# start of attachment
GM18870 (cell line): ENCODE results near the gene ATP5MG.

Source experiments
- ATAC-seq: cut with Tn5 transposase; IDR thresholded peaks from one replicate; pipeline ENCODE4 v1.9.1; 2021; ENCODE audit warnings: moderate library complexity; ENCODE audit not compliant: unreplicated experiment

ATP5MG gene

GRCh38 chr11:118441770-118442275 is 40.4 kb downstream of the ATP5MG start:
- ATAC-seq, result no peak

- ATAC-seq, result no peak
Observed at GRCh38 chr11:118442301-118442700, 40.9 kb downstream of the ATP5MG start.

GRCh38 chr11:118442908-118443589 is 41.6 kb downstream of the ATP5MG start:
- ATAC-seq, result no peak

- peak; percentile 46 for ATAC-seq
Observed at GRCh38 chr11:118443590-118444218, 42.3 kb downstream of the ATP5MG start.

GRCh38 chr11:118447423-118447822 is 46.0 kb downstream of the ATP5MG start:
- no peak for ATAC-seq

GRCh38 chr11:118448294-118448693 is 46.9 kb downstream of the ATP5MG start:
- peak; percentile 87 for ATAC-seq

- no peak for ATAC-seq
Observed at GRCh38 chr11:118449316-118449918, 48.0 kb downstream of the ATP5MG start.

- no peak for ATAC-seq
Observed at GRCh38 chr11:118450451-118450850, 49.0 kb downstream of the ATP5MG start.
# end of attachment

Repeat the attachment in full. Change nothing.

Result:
GM18870 (cell line): ENCODE results near the gene ATP5MG.

Source experiments
- ATAC-seq: cut with Tn5 transposase; IDR thresholded peaks from one replicate; pipeline ENCODE4 v1.9.1; 2021; ENCODE audit warnings: moderate library complexity; ENCODE audit not compliant: unreplicated experiment

ATP5MG gene

GRCh38 chr11:118441770-118442275 is 40.4 kb downstream of the ATP5MG start:
- ATAC-seq, result no peak

- ATAC-seq, result no peak
Observed at GRCh38 chr11:118442301-118442700, 40.9 kb downstream of the ATP5MG start.

GRCh38 chr11:118442908-118443589 is 41.6 kb downstream of the ATP5MG start:
- ATAC-seq, result no peak

- peak; percentile 46 for ATAC-seq
Observed at GRCh38 chr11:118443590-118444218, 42.3 kb downstream of the ATP5MG start.

GRCh38 chr11:118447423-118447822 is 46.0 kb downstream of the ATP5MG start:
- no peak for ATAC-seq

GRCh38 chr11:118448294-118448693 is 46.9 kb downstream of the ATP5MG start:
- peak; percentile 87 for ATAC-seq

- no peak for ATAC-seq
Observed at GRCh38 chr11:118449316-118449918, 48.0 kb downstream of the ATP5MG start.

- no peak for ATAC-seq
Observed at GRCh38 chr11:118450451-118450850, 49.0 kb downstream of the ATP5MG start.